When does colder mean hotter

Professor Nikolai Brilliantov from our Department of Mathematics has developed a theory to explain ‘heating by cooling’, where the temperature of a granular gas increases while the total energy drops down - a peculiar phenomenon which can be observed both on Earth and in space.

Granular gases are one of the few examples where this scientific mystery can be observed. These systems are widely spread in nature in the form of aerosols and smoke on the Earth, or in the form of interstellar dust, planetary rings and proto-planetary discs in space.

The stunning ‘heating by cooling’ effect corresponds, in physical terms, to a negative heat capacity. Aggregating granular gases is the second object in the world, after gravitating systems, which manifests this astonishing property.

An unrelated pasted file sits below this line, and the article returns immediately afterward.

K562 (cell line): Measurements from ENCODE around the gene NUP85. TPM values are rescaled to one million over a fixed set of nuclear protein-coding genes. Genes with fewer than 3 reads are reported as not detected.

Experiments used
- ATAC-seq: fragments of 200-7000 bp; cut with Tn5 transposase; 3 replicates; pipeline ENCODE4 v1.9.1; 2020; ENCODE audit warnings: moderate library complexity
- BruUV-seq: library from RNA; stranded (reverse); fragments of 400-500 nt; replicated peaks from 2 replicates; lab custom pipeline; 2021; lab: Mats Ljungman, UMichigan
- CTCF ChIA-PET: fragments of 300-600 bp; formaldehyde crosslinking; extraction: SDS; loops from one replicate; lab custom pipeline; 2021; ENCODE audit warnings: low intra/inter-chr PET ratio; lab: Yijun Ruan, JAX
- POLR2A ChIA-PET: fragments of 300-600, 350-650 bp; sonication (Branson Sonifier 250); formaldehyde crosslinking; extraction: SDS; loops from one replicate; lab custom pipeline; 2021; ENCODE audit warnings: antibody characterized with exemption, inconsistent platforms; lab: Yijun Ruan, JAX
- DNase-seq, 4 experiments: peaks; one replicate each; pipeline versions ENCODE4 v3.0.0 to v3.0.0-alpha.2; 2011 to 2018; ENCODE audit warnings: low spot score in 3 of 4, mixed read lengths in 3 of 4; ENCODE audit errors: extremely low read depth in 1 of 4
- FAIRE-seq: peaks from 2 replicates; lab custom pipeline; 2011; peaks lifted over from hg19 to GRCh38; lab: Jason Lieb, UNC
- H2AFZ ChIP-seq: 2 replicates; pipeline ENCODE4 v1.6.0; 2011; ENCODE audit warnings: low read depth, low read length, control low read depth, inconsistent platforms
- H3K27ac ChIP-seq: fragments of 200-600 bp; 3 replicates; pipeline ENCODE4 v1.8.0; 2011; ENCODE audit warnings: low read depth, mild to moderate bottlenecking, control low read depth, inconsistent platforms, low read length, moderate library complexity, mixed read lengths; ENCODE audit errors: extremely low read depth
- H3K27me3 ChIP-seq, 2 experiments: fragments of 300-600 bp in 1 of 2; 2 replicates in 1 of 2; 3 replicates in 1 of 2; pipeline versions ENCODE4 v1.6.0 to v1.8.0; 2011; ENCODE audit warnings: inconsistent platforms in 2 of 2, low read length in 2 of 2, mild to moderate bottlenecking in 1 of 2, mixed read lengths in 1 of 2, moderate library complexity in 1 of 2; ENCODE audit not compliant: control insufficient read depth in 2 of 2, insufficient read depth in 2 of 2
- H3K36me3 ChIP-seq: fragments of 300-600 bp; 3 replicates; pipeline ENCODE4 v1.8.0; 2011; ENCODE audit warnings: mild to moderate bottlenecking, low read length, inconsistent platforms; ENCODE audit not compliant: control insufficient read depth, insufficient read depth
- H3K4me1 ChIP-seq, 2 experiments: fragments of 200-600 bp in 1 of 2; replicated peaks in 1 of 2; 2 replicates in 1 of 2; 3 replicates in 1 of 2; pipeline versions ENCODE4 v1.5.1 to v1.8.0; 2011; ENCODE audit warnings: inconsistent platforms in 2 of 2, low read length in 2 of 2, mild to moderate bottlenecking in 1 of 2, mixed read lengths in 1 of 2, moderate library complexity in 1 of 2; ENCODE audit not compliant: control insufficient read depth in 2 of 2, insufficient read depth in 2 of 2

Professor Brilliantov has elaborated a novel mathematical tool to explain this - generalised Smoluchowski equations. While classical Smoluchowski equations, which have been known for more than a century, deal with evolution of agglomerates concentration only, the new equations describe the evolution of the agglomerates temperature as well.

The direct microscopic modelling of the system, by extensive computer simulations, has confirmed the existence of this surprising regime and other predictions of the theory.

“Understanding different regimes of the evolution of aggregating granular gases is important to comprehend numerous natural phenomena where these systems are involved,” adds Professor Brilliantov.

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